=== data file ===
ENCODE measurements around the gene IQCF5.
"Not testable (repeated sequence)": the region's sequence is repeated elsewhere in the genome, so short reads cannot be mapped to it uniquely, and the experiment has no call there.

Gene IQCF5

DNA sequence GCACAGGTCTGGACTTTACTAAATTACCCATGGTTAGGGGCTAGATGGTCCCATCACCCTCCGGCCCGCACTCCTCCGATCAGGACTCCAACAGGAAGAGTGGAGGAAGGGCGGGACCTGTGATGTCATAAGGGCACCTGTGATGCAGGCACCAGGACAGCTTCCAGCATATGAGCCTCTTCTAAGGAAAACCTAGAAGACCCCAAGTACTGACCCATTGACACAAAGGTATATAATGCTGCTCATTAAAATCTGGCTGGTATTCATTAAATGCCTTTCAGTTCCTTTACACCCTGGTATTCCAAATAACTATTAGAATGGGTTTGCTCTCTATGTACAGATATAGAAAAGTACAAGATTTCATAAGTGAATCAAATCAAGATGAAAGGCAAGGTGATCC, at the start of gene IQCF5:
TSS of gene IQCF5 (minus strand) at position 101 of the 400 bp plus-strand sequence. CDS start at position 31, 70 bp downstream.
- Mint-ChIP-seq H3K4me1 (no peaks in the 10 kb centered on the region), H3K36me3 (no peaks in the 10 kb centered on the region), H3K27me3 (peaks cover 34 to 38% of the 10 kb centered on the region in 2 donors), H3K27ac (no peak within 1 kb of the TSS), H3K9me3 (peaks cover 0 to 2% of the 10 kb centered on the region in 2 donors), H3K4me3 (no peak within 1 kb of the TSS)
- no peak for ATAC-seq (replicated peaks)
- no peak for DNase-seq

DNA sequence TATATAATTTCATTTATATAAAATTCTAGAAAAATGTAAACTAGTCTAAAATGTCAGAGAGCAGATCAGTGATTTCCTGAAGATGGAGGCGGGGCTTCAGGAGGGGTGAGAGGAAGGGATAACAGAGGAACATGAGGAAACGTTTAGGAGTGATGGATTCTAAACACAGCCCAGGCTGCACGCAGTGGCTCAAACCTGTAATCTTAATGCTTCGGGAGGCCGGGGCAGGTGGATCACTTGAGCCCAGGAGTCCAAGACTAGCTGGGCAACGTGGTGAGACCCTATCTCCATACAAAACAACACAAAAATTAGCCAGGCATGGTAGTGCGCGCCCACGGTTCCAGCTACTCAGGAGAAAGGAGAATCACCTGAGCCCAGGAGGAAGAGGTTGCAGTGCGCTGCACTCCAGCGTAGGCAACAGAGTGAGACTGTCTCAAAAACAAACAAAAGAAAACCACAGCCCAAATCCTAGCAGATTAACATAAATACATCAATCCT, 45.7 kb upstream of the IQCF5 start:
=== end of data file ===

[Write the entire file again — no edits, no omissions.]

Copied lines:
ENCODE measurements around the gene IQCF5.
"Not testable (repeated sequence)": the region's sequence is repeated elsewhere in the genome, so short reads cannot be mapped to it uniquely, and the experiment has no call there.

Gene IQCF5

DNA sequence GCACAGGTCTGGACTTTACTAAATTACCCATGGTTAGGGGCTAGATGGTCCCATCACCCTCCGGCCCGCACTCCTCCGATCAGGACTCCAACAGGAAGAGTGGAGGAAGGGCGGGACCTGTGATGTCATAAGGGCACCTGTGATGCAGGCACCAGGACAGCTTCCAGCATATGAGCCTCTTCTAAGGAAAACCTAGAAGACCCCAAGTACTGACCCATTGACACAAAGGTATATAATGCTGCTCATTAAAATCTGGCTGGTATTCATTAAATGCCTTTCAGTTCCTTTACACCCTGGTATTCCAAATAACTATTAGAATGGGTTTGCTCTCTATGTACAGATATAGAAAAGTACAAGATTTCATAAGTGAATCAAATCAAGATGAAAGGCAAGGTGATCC, at the start of gene IQCF5:
TSS of gene IQCF5 (minus strand) at position 101 of the 400 bp plus-strand sequence. CDS start at position 31, 70 bp downstream.
- Mint-ChIP-seq H3K4me1 (no peaks in the 10 kb centered on the region), H3K36me3 (no peaks in the 10 kb centered on the region), H3K27me3 (peaks cover 34 to 38% of the 10 kb centered on the region in 2 donors), H3K27ac (no peak within 1 kb of the TSS), H3K9me3 (peaks cover 0 to 2% of the 10 kb centered on the region in 2 donors), H3K4me3 (no peak within 1 kb of the TSS)
- no peak for ATAC-seq (replicated peaks)
- no peak for DNase-seq

DNA sequence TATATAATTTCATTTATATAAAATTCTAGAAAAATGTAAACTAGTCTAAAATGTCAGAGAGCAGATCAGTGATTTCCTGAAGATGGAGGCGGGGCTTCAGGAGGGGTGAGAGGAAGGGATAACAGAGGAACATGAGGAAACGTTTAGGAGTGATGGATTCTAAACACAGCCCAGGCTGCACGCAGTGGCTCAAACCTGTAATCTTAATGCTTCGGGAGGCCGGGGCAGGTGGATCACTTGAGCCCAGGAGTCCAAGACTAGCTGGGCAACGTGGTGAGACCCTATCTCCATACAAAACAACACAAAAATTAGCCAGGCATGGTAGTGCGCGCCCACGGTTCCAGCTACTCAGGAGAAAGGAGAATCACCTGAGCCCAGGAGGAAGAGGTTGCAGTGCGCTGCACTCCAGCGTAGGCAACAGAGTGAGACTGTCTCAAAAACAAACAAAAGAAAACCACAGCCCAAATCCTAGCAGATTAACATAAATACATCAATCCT, 45.7 kb upstream of the IQCF5 start: